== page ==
A Little Thanks

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I didn’t write a blog post last week. I spent most of my week feeling like I was being pulled in approximately a billion different directions.

Six directions rounds up to approximately a billion.

Six directions rounds up to approximately a billion.

During my ‘down time,’ I was running basketball practice, walking the dog, or engaging in a number of coping strategies, sometimes simultaneously.

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Drawing size of coping strategy does not correspond to frequency of use.

I felt preoccupied as I left the house on Thursday morning. I was heading to a meeting with administrators and our district attorney to prepare for a meeting with a litigious family on Friday. As I tossed my bag in the car, I should have noticed the warning signs of dim overhead lights right away.

However, it took a turn of the key to realize the truth: This car wasn’t going anywhere. Later, AAA would tow the car to a shop, where mechanics would confirm my real bad suspicions.

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Luckily, my father was available to Uber me to work on Thursday and Friday. This led to exciting conversations about game theory in economics and sports en route to school, a welcome distraction from fretting about meetings.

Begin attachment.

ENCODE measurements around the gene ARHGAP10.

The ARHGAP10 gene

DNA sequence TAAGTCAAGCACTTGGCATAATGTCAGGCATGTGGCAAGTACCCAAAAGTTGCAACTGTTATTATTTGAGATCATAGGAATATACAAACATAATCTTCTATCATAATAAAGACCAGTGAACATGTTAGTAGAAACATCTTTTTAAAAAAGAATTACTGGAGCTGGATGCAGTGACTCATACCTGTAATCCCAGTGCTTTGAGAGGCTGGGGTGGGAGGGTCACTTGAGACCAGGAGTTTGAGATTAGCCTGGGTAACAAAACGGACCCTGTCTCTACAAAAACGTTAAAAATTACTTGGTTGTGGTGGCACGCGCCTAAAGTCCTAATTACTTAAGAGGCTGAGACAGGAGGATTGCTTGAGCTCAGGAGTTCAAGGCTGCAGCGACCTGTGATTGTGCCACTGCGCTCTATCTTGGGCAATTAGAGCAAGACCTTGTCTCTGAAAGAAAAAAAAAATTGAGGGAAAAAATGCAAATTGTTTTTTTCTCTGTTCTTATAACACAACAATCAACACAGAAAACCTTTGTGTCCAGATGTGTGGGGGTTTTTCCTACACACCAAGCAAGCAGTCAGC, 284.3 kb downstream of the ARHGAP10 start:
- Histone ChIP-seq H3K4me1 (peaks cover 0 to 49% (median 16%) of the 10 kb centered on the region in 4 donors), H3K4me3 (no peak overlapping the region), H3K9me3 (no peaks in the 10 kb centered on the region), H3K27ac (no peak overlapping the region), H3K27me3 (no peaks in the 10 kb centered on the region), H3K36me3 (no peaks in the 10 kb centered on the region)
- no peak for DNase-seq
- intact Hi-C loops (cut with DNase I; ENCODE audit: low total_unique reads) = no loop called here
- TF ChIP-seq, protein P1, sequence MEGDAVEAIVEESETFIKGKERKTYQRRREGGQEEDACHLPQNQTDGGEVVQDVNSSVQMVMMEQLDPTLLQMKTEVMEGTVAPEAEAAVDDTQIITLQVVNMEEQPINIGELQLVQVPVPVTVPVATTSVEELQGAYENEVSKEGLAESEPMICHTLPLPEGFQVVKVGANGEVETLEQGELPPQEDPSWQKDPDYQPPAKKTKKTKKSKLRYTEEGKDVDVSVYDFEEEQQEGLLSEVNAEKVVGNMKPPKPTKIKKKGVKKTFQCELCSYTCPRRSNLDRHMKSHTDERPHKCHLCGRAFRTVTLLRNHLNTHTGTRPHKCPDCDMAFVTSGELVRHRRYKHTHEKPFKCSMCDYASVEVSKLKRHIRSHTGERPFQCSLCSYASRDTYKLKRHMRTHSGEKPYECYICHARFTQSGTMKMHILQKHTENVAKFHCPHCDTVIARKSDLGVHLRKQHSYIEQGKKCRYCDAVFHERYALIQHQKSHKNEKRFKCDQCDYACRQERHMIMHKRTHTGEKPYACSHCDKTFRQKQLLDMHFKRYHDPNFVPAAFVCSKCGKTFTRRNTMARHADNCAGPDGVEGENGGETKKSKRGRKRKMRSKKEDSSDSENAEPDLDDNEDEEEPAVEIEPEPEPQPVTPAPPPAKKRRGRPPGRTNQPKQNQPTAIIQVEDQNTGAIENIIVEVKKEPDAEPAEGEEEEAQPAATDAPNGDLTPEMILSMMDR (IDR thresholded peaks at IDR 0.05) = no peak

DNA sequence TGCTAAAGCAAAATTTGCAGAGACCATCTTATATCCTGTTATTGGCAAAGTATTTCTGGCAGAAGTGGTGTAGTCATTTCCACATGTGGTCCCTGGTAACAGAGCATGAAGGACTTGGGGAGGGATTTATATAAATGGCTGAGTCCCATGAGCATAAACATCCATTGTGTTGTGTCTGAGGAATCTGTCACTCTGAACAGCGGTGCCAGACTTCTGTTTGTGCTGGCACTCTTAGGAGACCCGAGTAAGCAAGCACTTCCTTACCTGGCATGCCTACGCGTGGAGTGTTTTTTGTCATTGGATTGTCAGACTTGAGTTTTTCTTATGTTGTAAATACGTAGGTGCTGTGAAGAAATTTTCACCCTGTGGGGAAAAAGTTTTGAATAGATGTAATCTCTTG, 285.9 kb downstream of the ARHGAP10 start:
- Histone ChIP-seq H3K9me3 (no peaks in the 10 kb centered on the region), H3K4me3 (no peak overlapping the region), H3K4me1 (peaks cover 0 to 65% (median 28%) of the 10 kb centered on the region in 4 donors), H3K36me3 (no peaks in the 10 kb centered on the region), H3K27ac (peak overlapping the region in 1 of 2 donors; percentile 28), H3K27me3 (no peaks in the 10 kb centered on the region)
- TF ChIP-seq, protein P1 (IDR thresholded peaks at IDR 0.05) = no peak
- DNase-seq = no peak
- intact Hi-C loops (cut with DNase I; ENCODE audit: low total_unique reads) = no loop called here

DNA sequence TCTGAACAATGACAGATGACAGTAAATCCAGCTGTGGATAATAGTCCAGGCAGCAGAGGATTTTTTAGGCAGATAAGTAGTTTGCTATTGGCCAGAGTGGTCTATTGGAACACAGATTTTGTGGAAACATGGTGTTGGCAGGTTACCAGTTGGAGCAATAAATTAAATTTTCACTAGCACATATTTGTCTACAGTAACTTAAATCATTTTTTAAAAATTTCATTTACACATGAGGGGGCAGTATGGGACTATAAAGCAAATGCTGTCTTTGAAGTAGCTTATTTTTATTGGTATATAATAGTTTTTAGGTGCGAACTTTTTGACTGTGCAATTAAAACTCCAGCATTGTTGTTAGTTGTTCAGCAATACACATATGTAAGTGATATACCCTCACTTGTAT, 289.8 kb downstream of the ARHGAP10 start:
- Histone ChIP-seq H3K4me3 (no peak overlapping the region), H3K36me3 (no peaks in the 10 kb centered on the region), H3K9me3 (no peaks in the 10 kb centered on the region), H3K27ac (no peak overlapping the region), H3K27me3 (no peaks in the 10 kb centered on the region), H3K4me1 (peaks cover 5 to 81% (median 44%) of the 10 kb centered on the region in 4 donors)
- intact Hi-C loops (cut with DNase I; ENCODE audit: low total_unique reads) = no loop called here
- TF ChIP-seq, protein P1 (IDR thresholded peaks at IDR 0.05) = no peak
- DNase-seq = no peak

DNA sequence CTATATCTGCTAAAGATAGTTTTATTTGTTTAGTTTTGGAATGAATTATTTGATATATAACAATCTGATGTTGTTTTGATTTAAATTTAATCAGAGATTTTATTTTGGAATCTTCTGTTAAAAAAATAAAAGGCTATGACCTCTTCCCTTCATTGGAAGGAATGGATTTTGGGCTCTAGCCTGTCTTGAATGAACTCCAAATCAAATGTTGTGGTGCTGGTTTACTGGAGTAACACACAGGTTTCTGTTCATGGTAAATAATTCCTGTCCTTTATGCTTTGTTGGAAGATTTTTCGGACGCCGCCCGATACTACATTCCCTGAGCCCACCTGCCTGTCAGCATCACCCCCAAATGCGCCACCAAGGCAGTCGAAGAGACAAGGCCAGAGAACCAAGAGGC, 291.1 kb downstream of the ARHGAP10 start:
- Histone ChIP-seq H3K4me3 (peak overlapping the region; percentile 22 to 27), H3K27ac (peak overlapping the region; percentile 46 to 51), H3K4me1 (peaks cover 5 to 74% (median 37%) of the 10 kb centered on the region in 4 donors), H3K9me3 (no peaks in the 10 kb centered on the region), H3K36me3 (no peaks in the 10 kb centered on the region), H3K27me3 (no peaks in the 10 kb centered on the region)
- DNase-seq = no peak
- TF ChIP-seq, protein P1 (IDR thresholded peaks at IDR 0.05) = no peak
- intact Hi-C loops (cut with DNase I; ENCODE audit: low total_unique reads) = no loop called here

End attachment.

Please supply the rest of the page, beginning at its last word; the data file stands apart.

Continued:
gametheory

The meeting on Friday was a long one—3.5 hours—and much of the time I felt like my integrity and competency as a special educator was being targeted. I did my best to maintain calm, speak factually, refer to data, and keep in mind that the lawyer was just doing his job like I was trying to do mine. Our district team was supportive and (for the most part) united, and this was very helpful.

It was exhausting. We gave a little, and we got a little. Like is often true when lawyers get involved in education, much money was spent for questionable gain.

After the meeting, I heard from several higher-ups that I handled myself well. Their kind words of thanks and appreciation were enough to make much of the strife from the whole ordeal melt away.

It’s funny how much a kind comment or a note of appreciation can help when you are going through a struggle, professionally or otherwise. And what an appropriate time of year to notice it!

In the days and weeks ahead, I am going to put forth extra effort to let students and colleagues know when I appreciate them. This week was a reminder of how far a little ‘thanks’ can go.

That wasn’t all I needed after this week, though. A few days off for the holiday will go a long way!

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A Letter Home from the Special Education Teacher

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Dear (parent(s)/guardian),